How to react to fan material

There are many reasons I like Leonard Cohen. Primarily his words and music, of course. But here’s another.


In 1995, a Finn called Jarkko Arjatsalo launched a fan site called leonardcohenfiles.com, based, as you can guess, on Cohen’s work: extensive commentaries, lyrics, and so on, entirely unauthorised. In 1997, Cohen found out about it, and contacted the author… and proceeded to send him much unpublished material (lyrics, poems, drawings, and so on). A couple of years later, he invited Arjatsalo and family for a visit to California. (Source: a recent article in The Toronto Star.)

Contrast with — for example — J. K. Rowling.

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4 Comments

  1. I really don’t know what she’s making a song and dance about, weeping in court and everything. She’s made her millions, hasn’t she? And she is going to bring out her own encyclopedia which millions of idiots will buy. What’s her problem if the guy makes a few bucks?

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  2. Outstanding. (Perhaps Cohen is also well aware of how his biggest success really came about through other artists’ interpretation of his songs? I mean Buckley et al…)SB: JKR’s defense is that the guy “plundered her prose” when, in fact, she wanted to publish a similar “encyclopedia” and donate all profits from the book to charity. Just for that reason, I want her to win. Or maybe she could let this dweeb ghost-write the book under her name and it’s win-win for everyone?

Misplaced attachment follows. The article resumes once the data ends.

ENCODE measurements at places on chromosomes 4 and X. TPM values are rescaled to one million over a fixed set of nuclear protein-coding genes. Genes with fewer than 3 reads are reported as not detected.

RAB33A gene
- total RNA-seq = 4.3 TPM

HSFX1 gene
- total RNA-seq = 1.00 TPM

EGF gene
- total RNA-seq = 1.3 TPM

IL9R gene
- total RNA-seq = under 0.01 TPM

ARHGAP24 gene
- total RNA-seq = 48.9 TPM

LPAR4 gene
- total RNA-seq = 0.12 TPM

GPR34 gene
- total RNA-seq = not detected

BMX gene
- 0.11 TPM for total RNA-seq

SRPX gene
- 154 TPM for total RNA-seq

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  3. sb – Agree. One of my pet peeves, JKR isn’t the only one.km – I’m unconvinced. And she knew about this guy’s website and even encouraged him — if she had wanted to go into partnership with him, she could have long ago. Perhaps she’s being pushed by her publishing company.Another Cohen/borrowing story: apparently Cohen’s publishers sued someone for allegedly borrowing the tune of “Famous blue raincoat”, then Cohen said as far as he knows that tune is in the public domain and he can trace it as far back as Schubert… too lazy to dig for links at the moment.

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  4. A website and a book are quite different ventures. Regardless of that fact, I too think she’s toeing the company line. A small price she has to pay for being the richest author around, I suppose.//I believe Leo Sayer (“When I need you”) was sued for lifting the melody from “Famous Blue Raincoat”.

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